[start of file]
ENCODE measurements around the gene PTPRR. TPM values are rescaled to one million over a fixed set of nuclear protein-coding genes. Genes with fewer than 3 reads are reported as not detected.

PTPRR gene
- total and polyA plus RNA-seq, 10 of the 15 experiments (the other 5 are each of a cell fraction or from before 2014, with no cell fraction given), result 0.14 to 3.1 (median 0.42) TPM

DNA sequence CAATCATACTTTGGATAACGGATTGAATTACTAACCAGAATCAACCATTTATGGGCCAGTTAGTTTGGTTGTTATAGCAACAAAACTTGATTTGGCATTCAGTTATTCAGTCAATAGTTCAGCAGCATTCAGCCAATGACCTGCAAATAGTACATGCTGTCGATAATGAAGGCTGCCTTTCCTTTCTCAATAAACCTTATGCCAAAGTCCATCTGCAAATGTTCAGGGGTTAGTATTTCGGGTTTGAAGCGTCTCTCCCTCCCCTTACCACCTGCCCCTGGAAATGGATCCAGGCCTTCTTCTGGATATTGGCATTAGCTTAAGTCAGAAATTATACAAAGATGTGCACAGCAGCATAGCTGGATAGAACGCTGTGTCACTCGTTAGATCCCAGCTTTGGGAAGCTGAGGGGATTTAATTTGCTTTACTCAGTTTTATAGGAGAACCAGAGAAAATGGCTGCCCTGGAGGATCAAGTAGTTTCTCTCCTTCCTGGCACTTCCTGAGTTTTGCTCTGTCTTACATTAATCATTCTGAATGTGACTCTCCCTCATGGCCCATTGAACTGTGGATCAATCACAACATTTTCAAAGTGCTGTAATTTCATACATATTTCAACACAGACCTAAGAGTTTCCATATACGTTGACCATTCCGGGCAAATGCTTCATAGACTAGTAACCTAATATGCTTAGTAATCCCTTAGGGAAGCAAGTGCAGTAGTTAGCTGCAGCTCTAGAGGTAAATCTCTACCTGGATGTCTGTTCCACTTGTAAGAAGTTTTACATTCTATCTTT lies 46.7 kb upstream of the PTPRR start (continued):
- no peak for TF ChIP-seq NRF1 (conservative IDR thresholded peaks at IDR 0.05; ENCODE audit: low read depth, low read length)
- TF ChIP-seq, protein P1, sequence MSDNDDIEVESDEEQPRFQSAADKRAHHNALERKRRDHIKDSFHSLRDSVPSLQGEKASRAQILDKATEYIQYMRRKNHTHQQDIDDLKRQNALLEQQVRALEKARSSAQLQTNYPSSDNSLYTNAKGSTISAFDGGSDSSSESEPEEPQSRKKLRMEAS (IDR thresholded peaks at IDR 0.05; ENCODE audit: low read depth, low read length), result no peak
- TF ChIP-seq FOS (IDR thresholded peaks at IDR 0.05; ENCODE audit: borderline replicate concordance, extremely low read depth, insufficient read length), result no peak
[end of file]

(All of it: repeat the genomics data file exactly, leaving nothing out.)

ENCODE measurements around the gene PTPRR. TPM values are rescaled to one million over a fixed set of nuclear protein-coding genes. Genes with fewer than 3 reads are reported as not detected.

PTPRR gene
- total and polyA plus RNA-seq, 10 of the 15 experiments (the other 5 are each of a cell fraction or from before 2014, with no cell fraction given), result 0.14 to 3.1 (median 0.42) TPM

DNA sequence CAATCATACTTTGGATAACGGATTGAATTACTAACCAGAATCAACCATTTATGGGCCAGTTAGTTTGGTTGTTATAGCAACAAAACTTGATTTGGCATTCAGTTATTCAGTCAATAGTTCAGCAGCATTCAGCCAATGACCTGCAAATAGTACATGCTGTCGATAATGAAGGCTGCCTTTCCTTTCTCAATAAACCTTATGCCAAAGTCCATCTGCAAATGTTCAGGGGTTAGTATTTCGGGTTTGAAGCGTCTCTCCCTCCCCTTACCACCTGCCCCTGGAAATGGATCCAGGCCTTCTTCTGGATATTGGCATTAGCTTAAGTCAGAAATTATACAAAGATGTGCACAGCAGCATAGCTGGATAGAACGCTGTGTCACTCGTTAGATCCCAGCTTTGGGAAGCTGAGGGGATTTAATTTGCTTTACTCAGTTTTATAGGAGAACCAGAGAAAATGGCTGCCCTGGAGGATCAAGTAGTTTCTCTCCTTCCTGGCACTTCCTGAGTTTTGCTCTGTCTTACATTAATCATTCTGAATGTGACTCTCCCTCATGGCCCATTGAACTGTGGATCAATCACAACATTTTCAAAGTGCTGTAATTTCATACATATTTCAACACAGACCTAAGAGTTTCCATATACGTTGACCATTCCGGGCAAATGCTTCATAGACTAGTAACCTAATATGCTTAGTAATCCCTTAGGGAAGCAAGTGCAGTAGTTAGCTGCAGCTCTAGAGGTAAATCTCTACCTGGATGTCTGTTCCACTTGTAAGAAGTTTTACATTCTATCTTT lies 46.7 kb upstream of the PTPRR start (continued):
- no peak for TF ChIP-seq NRF1 (conservative IDR thresholded peaks at IDR 0.05; ENCODE audit: low read depth, low read length)
- TF ChIP-seq, protein P1, sequence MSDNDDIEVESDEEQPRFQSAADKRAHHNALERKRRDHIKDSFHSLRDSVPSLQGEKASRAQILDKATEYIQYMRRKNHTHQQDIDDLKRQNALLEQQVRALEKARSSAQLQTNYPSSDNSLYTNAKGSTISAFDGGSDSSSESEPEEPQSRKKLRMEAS (IDR thresholded peaks at IDR 0.05; ENCODE audit: low read depth, low read length), result no peak
- TF ChIP-seq FOS (IDR thresholded peaks at IDR 0.05; ENCODE audit: borderline replicate concordance, extremely low read depth, insufficient read length), result no peak